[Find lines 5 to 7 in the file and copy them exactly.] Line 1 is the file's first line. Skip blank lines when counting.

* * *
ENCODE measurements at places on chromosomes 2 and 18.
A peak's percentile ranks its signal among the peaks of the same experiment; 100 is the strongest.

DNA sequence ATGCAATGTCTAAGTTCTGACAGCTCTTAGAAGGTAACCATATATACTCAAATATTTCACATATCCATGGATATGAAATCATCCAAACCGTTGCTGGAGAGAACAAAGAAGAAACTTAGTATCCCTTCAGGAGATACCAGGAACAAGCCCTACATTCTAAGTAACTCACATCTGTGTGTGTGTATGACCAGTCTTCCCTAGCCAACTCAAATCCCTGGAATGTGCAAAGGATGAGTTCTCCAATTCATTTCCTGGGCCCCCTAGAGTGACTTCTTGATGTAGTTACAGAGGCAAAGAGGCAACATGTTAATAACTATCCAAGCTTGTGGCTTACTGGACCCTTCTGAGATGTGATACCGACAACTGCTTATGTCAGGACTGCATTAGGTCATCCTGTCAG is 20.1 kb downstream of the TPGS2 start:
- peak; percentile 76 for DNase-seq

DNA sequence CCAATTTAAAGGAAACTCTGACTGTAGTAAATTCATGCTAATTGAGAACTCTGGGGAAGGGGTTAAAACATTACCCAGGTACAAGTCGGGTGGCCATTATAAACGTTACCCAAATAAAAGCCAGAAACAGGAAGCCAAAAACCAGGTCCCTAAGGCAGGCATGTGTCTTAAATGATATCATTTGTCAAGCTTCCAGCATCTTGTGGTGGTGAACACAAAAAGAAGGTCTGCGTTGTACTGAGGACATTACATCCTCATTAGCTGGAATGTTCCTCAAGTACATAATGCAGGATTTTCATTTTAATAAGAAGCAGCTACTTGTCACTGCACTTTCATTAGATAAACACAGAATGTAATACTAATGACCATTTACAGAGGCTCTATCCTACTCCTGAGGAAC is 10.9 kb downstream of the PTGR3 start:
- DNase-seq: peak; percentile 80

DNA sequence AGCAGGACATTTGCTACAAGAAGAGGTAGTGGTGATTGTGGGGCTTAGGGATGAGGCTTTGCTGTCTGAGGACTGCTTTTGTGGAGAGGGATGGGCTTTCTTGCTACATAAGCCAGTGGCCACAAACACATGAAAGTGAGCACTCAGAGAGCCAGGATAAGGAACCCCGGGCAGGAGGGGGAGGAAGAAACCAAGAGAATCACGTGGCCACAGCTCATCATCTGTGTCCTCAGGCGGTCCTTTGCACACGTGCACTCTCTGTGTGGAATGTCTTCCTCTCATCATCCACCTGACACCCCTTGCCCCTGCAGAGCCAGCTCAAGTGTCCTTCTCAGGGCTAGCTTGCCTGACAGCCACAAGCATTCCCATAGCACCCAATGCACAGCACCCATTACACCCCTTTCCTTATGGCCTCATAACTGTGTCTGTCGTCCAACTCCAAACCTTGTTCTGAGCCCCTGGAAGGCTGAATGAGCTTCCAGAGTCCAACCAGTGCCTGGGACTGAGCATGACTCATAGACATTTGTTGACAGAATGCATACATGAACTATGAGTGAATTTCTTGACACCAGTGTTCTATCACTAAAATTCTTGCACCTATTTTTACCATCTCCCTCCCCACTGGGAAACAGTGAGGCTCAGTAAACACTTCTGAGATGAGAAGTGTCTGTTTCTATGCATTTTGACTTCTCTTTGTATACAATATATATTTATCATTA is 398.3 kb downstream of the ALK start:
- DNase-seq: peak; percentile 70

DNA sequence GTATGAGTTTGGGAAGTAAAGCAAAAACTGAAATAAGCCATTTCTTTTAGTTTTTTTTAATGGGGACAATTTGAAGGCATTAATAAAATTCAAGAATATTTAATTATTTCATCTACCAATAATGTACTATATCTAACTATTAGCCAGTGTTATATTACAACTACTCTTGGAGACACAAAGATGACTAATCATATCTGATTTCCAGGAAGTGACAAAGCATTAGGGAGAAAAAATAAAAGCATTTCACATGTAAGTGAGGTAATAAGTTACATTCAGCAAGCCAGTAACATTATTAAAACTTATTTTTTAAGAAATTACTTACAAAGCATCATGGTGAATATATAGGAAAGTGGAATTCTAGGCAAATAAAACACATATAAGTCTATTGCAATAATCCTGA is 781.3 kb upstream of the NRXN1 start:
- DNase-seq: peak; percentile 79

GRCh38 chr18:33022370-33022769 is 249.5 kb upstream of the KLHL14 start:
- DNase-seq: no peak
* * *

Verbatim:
DNA sequence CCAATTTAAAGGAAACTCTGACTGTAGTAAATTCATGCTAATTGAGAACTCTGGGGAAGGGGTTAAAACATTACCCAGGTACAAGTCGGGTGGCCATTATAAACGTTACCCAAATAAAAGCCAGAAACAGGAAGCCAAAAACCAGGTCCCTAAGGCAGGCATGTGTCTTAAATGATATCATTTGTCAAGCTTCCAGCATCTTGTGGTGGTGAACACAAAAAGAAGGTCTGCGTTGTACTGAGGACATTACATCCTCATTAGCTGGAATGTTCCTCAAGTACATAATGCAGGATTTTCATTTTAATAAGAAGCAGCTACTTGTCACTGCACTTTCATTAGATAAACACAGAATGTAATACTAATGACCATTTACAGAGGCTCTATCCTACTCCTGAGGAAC is 10.9 kb downstream of the PTGR3 start:
- DNase-seq: peak; percentile 80

DNA sequence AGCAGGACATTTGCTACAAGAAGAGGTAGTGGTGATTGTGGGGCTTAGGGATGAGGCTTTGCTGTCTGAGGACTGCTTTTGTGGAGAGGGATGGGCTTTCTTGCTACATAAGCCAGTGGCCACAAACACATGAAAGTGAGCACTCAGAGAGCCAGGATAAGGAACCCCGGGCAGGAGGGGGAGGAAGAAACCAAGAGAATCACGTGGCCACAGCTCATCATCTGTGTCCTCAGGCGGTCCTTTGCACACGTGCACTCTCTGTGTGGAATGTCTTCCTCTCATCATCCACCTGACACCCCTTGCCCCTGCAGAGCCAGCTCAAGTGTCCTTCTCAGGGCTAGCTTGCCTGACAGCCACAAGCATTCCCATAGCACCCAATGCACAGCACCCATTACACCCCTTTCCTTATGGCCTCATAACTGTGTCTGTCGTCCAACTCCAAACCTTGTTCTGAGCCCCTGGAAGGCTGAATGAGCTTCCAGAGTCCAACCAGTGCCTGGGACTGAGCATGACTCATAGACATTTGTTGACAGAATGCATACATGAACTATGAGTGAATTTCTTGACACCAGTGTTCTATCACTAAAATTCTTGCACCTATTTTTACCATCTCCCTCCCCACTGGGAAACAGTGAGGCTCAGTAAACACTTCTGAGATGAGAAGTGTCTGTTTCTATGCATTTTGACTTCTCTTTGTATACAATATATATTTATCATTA is 398.3 kb downstream of the ALK start: